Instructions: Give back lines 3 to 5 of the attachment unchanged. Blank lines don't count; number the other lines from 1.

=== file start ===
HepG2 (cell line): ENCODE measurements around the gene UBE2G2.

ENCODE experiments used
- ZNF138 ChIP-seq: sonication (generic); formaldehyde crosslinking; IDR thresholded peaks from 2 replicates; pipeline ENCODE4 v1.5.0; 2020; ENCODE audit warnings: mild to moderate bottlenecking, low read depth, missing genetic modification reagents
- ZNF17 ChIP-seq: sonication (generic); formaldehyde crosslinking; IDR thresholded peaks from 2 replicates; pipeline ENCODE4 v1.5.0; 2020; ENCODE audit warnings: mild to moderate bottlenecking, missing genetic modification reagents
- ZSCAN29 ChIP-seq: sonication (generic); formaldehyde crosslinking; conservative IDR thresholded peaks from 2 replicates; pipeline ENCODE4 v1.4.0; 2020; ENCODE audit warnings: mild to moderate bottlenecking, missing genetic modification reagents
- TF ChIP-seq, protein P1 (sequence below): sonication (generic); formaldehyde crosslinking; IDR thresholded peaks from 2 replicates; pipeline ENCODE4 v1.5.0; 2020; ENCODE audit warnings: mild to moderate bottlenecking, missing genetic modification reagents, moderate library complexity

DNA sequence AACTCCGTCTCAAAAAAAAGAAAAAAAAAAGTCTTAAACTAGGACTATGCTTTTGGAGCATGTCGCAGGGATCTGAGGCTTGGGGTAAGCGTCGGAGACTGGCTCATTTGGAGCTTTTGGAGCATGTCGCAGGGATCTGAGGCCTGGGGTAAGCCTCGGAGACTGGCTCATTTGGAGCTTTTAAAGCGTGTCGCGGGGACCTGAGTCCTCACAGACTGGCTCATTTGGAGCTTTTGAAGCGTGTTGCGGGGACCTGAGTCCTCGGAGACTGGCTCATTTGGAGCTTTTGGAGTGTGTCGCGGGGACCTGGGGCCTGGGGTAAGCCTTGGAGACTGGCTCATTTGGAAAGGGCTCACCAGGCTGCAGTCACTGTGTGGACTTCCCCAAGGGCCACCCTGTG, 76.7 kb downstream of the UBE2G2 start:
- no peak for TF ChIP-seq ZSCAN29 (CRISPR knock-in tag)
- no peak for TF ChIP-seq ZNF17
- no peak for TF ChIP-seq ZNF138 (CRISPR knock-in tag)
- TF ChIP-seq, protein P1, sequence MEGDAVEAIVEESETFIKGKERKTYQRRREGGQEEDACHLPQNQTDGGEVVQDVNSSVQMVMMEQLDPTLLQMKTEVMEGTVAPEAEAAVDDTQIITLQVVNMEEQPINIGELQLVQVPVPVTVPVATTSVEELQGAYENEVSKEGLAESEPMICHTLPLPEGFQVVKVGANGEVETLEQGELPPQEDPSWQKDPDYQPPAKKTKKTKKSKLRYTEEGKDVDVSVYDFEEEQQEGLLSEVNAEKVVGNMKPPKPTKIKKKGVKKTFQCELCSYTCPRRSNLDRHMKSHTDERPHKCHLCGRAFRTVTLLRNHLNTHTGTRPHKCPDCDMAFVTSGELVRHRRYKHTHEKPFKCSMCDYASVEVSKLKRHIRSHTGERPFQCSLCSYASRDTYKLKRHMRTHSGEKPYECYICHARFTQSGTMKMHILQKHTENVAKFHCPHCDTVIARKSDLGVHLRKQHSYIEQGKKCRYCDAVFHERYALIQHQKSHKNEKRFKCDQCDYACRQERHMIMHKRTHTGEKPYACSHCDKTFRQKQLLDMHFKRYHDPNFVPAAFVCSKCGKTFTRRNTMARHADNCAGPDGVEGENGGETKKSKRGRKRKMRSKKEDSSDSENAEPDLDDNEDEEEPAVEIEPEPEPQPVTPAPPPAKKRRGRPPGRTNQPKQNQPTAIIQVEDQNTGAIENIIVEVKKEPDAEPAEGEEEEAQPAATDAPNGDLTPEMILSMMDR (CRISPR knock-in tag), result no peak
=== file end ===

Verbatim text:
- ZNF138 ChIP-seq: sonication (generic); formaldehyde crosslinking; IDR thresholded peaks from 2 replicates; pipeline ENCODE4 v1.5.0; 2020; ENCODE audit warnings: mild to moderate bottlenecking, low read depth, missing genetic modification reagents
- ZNF17 ChIP-seq: sonication (generic); formaldehyde crosslinking; IDR thresholded peaks from 2 replicates; pipeline ENCODE4 v1.5.0; 2020; ENCODE audit warnings: mild to moderate bottlenecking, missing genetic modification reagents
- ZSCAN29 ChIP-seq: sonication (generic); formaldehyde crosslinking; conservative IDR thresholded peaks from 2 replicates; pipeline ENCODE4 v1.4.0; 2020; ENCODE audit warnings: mild to moderate bottlenecking, missing genetic modification reagents